Go to the Databse folder and run the following command:
mysql -u student -p W8w00rd Fuelmanager.sql
Go to the Frontend folder and run the following commands:
sudo -i sudo apt install apache2 sudo nano /etc/apache2/sites-available/000-default.conf Change & # 39 ; DocumentRoot & # 39; to & # 39; DocumentRoot/frontend & # 39; Save by CTRL + X and Y service apache2 restart
Step Four: Configuring ESP32 and OBD2
This step requires a Bluetooth OBD2 and ESP32 module.
The software should work with any of the ELM327 based Bluetooth OBD2 modules.
The script automatically connects to the Wi-Fi network that the Raspberry Pi 4 creates to send everything data to the server.
Since both Bluetooth and Wi-Fi are used, the software is larger than the built-in ESP32 flash memory. You can fix this by changing the partition scheme:
go to Arduino Tools – & gt; Board – & gt; Pick ESP32, then go to Tools – & gt; Partition Scheme – & gt; Pick Minimal Spiffs
The code can be downloaded below.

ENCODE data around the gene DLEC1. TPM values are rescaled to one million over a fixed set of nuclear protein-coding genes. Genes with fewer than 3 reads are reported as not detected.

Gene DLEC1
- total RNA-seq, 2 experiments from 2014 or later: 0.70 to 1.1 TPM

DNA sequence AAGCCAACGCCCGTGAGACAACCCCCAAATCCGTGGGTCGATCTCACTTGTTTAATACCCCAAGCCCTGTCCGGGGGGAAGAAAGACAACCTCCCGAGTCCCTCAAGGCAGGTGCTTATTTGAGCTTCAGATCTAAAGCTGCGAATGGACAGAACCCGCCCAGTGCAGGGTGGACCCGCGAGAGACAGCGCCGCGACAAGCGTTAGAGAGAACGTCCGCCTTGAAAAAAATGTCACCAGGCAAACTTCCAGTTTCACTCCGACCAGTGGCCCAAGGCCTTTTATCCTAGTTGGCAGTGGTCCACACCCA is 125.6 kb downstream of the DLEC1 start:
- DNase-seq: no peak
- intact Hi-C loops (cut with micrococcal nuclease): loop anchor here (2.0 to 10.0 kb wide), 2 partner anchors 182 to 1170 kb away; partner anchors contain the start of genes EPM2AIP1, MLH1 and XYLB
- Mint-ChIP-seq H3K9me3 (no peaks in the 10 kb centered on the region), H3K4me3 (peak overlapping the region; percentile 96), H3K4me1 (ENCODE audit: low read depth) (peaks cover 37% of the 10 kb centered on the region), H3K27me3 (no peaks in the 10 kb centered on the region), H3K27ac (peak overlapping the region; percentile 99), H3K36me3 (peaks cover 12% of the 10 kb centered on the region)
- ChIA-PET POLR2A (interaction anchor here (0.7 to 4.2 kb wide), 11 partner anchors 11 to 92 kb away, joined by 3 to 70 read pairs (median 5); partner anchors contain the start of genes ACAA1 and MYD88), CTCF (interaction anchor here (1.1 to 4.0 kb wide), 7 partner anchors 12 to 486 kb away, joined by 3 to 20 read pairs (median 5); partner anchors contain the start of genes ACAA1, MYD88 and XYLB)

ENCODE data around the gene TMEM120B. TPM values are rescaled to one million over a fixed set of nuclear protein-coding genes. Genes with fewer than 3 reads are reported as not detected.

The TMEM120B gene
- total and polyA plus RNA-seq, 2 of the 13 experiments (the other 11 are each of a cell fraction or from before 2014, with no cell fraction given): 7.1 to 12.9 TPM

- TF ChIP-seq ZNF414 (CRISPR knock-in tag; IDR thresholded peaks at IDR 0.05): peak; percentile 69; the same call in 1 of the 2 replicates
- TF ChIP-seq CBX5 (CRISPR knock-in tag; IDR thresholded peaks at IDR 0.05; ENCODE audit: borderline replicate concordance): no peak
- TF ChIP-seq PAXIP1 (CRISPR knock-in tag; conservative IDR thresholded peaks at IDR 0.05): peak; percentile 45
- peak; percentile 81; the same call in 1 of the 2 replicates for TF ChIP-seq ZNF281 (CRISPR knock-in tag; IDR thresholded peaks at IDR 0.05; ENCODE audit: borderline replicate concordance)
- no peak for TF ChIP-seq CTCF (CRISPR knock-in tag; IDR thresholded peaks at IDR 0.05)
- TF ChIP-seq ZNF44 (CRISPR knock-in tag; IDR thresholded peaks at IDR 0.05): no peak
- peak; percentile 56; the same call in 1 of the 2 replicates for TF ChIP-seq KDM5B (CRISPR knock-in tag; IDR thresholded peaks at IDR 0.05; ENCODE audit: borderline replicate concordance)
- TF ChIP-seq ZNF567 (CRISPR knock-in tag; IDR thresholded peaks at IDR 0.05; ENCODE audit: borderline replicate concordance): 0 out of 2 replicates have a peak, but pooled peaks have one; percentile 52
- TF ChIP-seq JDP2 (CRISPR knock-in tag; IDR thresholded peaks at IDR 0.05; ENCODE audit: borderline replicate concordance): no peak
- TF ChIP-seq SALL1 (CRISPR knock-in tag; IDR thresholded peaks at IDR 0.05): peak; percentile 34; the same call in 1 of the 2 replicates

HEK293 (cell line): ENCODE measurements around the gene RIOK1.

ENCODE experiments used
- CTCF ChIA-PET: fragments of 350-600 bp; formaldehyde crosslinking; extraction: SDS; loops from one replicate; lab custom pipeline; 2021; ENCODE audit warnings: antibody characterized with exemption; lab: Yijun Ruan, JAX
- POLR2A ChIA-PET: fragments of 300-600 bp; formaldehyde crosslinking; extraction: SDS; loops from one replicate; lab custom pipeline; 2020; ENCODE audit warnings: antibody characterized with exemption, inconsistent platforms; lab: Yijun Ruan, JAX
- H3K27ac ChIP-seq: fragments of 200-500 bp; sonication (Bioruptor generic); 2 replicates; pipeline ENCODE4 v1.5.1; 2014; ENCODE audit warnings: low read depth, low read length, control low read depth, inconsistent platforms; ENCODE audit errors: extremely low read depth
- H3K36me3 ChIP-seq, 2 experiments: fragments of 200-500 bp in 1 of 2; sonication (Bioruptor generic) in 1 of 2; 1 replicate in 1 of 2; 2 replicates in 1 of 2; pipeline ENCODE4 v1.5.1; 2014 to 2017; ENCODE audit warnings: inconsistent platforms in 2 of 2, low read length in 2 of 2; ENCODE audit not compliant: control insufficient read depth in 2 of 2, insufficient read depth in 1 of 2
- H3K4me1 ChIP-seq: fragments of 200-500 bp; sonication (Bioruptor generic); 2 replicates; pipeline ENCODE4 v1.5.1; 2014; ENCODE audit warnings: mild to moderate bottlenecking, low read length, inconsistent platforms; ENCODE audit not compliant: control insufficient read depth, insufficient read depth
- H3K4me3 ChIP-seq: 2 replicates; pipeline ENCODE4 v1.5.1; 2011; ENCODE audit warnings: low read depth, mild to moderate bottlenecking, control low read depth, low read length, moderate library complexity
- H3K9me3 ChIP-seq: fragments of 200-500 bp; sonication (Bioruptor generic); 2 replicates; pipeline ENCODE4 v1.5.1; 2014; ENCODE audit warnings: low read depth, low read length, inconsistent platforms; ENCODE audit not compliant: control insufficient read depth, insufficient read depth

# include & # 34; BluetoothSerial.h & # 34; # include & # 34; ELMduino.h & # 34; # include & lt; ArduinoJson.h & gt; # include & lt; HTTPClient.h & gt; # include & lt; WiFi.h & gt; constchar * ssid = & # 34; Fuelmanager & # 34 ;; constchar * password = & # 34; Fuelmanager123 & # 34 ;; String serverName = & # 34; http & # 58; //192.168.0.10 & # 58; 5000/api/postobd & # 34 ;; BluetoothSerial SerialBT; #defineELM_PORT SerialBT ELM327 myELM327; voidsetup () & # 123; WiFi.begin (ssid, password); while (WiFi.status ()! = WL_CONNECTED) & # 123; delay (500); } ELM_PORT.begin (& # 34; Fuelmanager & # 34 ;, true); while (! ELM_PORT.connect (& # 34; OBDII & # 34;)) & # 123; delay (500); } while (! myELM327.begin (ELM_PORT, true, 2000)) & # 123; delay (500); } delay (1000); } voidloop () & # 123; delay (500); float rpm = myELM327.rpm (); float maf = myELM327.mafRate (); float kph = myELM327.kph (); float coolanttemp = myELM327.engineCoolantTemp (); float engineload = myELM327.engineLoad (); if (myELM327.status == ELM_SUCCESS) & # 123; if (WiFi.status () == WL_CONNECTED) & # 123; HTTPClient http; http.begin (serverName); http.addHeader (& # 34; Content-Type & # 34 ;, & # 34; application/json & # 34;); StaticJsonDocument & lt; 200 & gt; doc; doc & # 91; & # 34; rpm & # 34; & # 93; = rpm; doc & # 91; & # 34; maf & # 34; & # 93; = maf; doc & # 91; & # 34; speed & # 34; & # 93; = kph; doc & # 91; & # 34; coolant & # 34; & # 93; = coolanttemp; doc & # 91; & # 34; load & # 34; & # 93; = engineload; String requestBody; serializeJson (doc, requestBody); int httpResponseCode = http.POST (requestBody); http.end (); }} else myELM327.printError (); }